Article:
Clearly that can't happen for anything but a very small fraction of the new car buyers or that tax incentive will go away in a big hurry.

Well it could. But once a significant amount of people have taken up the offer, there's no point to the incentive any more. It'll have done it's job so it'll probably be withdrawn.
Best to take advantage of the offer whilst it's there!

Comment: Re:A word you made up? (Score 1) 107 107

For fuck's sake.

1) You're not posting as an AC.
2) Presumably it's not a typo for a known brand.
3) You're not asking on Slashdot for some ruse to make it look like the domain is in use when it isn't really.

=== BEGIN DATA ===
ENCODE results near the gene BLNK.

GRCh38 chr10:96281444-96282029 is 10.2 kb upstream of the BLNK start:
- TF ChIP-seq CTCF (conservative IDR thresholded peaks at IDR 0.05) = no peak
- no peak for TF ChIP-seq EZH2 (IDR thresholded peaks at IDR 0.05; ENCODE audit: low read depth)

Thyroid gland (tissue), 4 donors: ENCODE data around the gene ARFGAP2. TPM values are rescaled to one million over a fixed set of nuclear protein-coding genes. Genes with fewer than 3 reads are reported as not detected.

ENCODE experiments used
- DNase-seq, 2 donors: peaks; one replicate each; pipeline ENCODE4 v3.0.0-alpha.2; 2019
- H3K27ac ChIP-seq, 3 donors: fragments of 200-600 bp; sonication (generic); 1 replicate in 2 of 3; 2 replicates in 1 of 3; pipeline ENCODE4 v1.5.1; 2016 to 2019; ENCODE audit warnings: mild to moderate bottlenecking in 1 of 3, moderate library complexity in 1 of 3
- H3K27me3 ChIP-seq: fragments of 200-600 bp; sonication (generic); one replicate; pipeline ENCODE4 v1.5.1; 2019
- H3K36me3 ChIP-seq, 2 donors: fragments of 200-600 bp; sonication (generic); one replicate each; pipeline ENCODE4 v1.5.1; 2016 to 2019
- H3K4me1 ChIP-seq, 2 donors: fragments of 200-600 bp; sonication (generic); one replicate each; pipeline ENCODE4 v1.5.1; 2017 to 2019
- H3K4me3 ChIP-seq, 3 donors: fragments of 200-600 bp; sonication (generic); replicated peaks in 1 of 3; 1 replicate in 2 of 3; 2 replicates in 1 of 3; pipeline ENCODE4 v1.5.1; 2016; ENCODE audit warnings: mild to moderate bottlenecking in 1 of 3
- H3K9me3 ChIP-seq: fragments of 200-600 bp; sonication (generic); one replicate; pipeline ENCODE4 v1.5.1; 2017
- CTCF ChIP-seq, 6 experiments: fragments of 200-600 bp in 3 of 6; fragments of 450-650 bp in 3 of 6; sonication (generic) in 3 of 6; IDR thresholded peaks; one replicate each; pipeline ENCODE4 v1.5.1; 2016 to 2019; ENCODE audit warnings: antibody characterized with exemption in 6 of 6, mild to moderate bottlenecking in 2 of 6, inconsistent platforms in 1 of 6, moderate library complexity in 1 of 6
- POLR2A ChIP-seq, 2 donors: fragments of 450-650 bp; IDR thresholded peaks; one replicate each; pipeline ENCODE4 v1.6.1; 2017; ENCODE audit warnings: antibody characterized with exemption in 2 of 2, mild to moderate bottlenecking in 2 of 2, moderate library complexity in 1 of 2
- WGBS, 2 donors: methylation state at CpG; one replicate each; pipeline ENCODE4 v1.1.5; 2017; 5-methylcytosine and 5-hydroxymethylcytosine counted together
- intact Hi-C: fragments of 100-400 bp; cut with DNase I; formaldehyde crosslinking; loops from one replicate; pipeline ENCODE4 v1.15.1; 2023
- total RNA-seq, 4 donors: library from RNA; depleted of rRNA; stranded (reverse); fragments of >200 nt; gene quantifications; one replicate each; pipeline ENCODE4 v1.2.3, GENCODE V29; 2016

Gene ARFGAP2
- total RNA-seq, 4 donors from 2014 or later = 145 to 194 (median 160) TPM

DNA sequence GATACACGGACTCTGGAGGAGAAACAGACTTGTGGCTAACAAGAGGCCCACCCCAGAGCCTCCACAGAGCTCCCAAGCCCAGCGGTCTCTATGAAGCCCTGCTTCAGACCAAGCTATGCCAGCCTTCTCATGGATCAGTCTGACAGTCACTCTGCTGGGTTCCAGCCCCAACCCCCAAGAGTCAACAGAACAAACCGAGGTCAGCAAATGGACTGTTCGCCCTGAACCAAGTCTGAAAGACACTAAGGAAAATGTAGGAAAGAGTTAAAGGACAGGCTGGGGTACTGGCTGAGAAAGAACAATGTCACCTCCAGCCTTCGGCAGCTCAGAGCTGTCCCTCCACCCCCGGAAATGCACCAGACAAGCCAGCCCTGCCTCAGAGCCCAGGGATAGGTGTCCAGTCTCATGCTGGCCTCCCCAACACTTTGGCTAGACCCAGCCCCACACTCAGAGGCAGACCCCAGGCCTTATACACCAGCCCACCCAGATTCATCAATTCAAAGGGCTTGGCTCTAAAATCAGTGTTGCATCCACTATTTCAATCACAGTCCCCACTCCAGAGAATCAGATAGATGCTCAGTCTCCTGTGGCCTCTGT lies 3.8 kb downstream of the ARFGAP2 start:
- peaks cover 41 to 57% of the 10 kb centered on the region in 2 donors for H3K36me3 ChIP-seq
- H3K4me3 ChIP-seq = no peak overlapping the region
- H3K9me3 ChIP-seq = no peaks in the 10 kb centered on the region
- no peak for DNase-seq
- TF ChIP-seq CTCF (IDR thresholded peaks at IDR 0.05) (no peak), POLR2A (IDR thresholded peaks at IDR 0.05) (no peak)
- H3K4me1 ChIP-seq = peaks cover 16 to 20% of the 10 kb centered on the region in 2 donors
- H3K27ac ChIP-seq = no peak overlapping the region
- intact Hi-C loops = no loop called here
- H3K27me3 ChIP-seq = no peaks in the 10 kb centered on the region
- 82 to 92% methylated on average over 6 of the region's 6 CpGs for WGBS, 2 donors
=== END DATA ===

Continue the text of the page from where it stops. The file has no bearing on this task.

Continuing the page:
You don't look like a duck, he does. What the fuck don't you understand?

Comment: Re:A word you made up? (Score 1) 107 107

Are you suggesting that trademarks should extend not only to an actual trademarked name, but to all conceivable misspellings or abbreviated versions, etc.?

No I'm not. I'm saying that all the clues point to cybersquatter:
AC question, lack of desire to put anything there that would take any time to do, worried about bandwidth costs of having a site that anyone would visit, trademark misspelling.

It walks like a cybersquatter and it quacks like a cybersquatter.

Comment: Re:The short answer is nothing (Score 1) 107 107

No, that's the man bites dog story.

The typical case is that it's a cybersquatter who's either registered thousands of domains in the hope of some of them paying off. Or worse: that's got a script looking for expired domains and snatches them up, in the hope that some schmuck who accidentally let a domain expire pays to get it back.

Simplicity does not precede complexity, but follows it.